A Year End Letter From Winona

Dear Friend,

This past month, I have traveled across Indian Country, meeting with people from the Wind River Reservation in Wyoming to the village of Crownpoint, on the Navajo reservation. I have spoken with young mothers from the Athabascan basin of Alberta, who want water which is not poisoned. And I have journeyed to one of our most sacred sites -- Eagle Rock, in the heart of Anishinaabe territory. Our people are courageous, and our people need your support.

What I know is this: If you do not fight, you will have no chance to protect our Mother Earth. And, if we do not begin to adapt to the change in our climate, we will be hungry ten years from now.

Honor the Earth needs your help to continue this work.

In the upcoming year we will continue to support the front lines of the Native environmental movement. We will work as partners with Dine, Havasupai, and other Indigenous peoples fighting uranium mining in the southwest. We will provide support through grants, writing, and our voices to the peoples on the front lines of the struggles against the Tar Sands, and opposing the pipelines proposed to take the dirty oil to markets. We will support the Beaver Lake First Nation in legal challenges to the Tar Sands, and, we will stand with people to protect our sacred sites from desecration.

We will make a difference. We will do this by stopping some of these projects, and we will make a difference, because we will make a positive future. We know that change is made by the hands of individuals, collective action, and prayer. Honor the Earth, now going into our twentieth year, will be a voice, and help bring music, power, media and hope to our communities. We need your support to continue this work. We work on a shoestring budget, and this work requires people and resources. This work needs you.

Join us as we bring voices to the airwaves through our partnership with Niijii Radio (niiiiradio.com) on the White Earth reservation in northern Minnesota. Join us as we work on the front lines of Native and rural communities to restore foods which are able to grow in the hard times ahead: frost resistant, drought resistant, and strong in the wind corn varieties grown by our ancestors. And, join us as we continue to challenge the rogue industries of nuclear and fossil fuel.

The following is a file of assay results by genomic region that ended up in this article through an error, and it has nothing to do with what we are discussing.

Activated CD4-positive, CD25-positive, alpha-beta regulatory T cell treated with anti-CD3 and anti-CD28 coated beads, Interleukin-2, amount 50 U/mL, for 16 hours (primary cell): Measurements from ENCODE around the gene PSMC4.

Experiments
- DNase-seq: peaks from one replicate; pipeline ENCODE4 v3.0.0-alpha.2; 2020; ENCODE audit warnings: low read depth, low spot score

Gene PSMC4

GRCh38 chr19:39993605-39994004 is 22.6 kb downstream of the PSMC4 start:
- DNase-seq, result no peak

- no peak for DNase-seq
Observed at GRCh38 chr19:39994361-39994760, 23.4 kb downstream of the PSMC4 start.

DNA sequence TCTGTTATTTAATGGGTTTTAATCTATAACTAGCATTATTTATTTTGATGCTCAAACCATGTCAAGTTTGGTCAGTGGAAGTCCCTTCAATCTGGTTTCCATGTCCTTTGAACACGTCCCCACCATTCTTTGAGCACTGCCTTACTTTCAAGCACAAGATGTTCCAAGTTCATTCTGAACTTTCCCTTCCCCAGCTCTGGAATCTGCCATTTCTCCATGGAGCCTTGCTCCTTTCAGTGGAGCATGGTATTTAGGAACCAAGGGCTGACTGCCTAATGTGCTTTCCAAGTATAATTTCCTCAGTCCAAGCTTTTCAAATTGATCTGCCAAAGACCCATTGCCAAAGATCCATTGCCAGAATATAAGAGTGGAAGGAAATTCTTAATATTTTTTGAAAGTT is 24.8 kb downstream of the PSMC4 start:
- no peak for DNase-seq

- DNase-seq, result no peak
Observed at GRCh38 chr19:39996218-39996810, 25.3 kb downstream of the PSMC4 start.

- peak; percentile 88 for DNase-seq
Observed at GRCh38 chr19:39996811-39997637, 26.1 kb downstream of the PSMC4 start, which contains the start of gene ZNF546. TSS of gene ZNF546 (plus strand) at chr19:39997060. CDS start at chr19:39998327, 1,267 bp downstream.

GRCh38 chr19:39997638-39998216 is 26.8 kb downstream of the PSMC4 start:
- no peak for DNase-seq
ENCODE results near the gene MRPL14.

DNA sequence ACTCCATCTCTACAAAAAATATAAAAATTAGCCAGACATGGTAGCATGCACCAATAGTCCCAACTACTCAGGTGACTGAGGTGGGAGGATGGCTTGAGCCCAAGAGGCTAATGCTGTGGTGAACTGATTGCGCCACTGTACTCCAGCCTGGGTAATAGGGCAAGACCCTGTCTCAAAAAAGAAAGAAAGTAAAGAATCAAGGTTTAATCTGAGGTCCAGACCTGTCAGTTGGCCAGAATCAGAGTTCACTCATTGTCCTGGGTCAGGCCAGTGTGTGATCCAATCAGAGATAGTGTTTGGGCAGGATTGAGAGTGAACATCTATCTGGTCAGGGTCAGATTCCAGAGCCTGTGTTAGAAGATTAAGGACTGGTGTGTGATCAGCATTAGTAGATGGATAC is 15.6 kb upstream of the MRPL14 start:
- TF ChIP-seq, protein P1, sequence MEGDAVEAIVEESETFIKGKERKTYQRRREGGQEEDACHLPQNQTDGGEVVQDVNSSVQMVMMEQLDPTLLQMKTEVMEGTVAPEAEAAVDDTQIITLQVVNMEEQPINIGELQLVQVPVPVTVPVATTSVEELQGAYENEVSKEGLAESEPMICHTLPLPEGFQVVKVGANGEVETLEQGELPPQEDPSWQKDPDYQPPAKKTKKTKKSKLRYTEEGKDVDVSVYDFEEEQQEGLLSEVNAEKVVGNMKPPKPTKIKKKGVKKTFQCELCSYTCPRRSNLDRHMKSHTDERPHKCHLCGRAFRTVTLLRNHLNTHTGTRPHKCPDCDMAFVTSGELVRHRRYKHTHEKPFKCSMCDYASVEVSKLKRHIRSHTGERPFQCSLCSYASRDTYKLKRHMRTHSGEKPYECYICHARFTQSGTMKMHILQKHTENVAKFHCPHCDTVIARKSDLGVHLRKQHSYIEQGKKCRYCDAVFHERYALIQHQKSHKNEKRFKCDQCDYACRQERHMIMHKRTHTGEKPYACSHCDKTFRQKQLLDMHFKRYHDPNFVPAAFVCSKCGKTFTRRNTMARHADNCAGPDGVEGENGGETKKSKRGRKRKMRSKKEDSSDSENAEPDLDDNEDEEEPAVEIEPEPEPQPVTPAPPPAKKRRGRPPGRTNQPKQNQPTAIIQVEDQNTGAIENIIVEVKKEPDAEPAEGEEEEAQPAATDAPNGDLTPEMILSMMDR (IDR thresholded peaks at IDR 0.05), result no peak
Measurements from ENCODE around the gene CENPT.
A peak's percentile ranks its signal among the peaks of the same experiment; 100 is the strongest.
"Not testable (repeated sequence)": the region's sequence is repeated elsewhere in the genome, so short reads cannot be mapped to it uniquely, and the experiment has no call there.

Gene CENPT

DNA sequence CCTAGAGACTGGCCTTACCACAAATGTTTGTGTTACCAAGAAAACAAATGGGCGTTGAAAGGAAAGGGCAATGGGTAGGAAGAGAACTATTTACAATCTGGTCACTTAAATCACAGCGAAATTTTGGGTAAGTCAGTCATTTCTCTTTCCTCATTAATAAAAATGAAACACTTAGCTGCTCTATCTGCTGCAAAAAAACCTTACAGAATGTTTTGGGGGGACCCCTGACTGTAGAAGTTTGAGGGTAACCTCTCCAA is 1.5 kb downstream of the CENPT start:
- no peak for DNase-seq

We know that our work makes a difference. This year, I was asked to support a struggle to take a sacred site off the auction block -- Pes’la, in the heart of the Paha Sapa, the sacred Black Hills. The auction was to take place a mere two weeks away! I wrote an article which first appeared on our facebook site, then was carried by Indian Country Today. A few days later, the story was picked up by the Huffington Post, the Seattle Times and many national newspapers. All asked the questions as if a sacred site should be sold on the auction. The day before Pe’Sla was to be sold, the auction was cancelled, and with much work, the Lakota people have begun to purchase back their sacred lands from the private seller. We will continue to support this work, as we know that prayers in the most sacred of places are how we continue our existence.

I hope you will allow us to continue this work. And, I hope you will join us this year by donating to Honor the Earth.

Miigwech,

Winona LaDuke
Executive Director

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